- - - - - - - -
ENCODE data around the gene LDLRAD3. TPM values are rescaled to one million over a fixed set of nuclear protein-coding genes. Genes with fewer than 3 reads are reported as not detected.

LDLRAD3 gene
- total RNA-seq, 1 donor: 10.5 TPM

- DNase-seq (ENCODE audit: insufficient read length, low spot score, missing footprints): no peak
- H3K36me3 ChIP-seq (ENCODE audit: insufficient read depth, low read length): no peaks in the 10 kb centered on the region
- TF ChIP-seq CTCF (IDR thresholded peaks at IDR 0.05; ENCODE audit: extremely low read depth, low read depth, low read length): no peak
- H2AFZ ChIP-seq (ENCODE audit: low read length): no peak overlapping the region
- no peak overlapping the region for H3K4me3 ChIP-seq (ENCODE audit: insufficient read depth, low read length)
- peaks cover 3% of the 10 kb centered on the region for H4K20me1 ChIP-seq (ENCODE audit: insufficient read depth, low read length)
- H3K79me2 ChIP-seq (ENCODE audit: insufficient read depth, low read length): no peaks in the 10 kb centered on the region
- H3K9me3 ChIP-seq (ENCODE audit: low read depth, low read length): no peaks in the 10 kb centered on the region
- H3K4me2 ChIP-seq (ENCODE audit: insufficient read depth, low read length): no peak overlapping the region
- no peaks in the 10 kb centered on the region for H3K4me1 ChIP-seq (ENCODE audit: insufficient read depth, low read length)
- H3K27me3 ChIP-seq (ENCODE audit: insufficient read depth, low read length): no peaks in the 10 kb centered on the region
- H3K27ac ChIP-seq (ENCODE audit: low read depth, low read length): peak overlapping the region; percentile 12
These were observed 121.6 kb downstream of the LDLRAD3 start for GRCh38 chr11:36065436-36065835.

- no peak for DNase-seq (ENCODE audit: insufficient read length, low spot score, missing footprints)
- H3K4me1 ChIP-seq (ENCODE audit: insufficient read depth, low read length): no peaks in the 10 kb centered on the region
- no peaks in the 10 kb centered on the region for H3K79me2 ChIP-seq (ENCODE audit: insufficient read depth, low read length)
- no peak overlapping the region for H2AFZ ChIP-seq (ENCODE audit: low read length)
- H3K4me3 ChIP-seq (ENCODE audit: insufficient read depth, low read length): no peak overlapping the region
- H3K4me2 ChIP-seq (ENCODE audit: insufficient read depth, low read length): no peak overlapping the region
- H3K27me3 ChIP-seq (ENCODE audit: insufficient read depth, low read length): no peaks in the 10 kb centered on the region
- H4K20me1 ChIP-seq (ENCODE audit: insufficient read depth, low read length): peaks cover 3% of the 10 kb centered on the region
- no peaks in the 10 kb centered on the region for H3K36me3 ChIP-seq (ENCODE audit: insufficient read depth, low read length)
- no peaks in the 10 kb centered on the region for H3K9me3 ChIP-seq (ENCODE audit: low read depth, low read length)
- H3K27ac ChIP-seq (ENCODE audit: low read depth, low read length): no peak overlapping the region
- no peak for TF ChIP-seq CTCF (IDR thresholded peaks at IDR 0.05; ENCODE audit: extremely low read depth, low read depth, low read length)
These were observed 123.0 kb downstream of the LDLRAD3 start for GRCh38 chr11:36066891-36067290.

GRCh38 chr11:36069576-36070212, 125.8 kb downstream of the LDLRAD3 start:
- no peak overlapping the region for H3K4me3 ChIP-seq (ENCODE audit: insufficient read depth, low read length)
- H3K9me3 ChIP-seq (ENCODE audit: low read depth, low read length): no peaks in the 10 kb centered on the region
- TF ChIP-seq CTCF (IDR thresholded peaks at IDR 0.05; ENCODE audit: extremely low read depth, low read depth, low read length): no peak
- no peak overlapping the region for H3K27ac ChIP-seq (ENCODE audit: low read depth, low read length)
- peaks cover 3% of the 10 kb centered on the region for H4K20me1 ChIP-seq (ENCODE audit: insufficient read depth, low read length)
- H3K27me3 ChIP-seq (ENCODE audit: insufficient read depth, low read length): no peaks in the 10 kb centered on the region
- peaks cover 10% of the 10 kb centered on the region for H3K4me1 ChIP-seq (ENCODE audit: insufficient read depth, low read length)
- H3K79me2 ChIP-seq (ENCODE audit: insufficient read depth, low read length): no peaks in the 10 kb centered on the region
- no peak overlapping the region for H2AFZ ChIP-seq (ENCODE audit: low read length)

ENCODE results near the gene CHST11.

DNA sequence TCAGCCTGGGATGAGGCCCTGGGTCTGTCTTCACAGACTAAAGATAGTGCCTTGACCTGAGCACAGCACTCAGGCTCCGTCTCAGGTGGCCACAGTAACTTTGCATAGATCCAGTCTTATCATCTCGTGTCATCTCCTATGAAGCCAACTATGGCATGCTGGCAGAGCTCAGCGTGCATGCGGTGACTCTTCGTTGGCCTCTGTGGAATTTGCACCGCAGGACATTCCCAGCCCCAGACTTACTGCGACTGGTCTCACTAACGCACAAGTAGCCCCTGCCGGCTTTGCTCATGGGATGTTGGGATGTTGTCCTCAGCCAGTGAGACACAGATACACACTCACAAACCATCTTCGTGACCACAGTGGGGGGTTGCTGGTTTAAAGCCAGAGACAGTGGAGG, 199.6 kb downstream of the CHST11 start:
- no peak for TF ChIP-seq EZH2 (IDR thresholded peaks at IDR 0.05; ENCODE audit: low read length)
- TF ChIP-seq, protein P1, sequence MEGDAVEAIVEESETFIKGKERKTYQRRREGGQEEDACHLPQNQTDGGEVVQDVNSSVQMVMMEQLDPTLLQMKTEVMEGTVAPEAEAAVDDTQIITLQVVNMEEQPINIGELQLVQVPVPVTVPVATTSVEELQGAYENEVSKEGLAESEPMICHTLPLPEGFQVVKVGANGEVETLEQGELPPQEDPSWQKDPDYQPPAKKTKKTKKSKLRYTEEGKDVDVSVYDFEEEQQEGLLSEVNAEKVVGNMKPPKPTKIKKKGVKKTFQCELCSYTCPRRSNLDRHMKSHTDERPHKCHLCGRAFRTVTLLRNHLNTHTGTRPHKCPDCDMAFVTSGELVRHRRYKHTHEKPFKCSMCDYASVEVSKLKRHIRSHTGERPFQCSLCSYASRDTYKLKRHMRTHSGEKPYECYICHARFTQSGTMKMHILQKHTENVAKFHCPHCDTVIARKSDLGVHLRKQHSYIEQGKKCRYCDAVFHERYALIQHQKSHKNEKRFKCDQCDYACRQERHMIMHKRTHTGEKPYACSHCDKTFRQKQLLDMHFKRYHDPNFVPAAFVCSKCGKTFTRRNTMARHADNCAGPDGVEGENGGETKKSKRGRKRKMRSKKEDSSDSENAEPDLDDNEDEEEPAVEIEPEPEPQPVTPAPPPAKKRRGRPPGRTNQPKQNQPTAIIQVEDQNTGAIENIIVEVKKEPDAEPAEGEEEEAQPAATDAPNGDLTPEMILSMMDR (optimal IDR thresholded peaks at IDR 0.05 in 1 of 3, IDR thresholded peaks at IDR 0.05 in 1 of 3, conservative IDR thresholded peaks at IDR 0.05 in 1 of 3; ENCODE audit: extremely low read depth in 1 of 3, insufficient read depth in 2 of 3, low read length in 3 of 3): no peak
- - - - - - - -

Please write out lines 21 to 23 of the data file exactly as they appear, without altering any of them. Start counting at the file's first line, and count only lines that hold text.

- H3K4me3 ChIP-seq (ENCODE audit: insufficient read depth, low read length): no peak overlapping the region
- H3K4me2 ChIP-seq (ENCODE audit: insufficient read depth, low read length): no peak overlapping the region
- H3K27me3 ChIP-seq (ENCODE audit: insufficient read depth, low read length): no peaks in the 10 kb centered on the region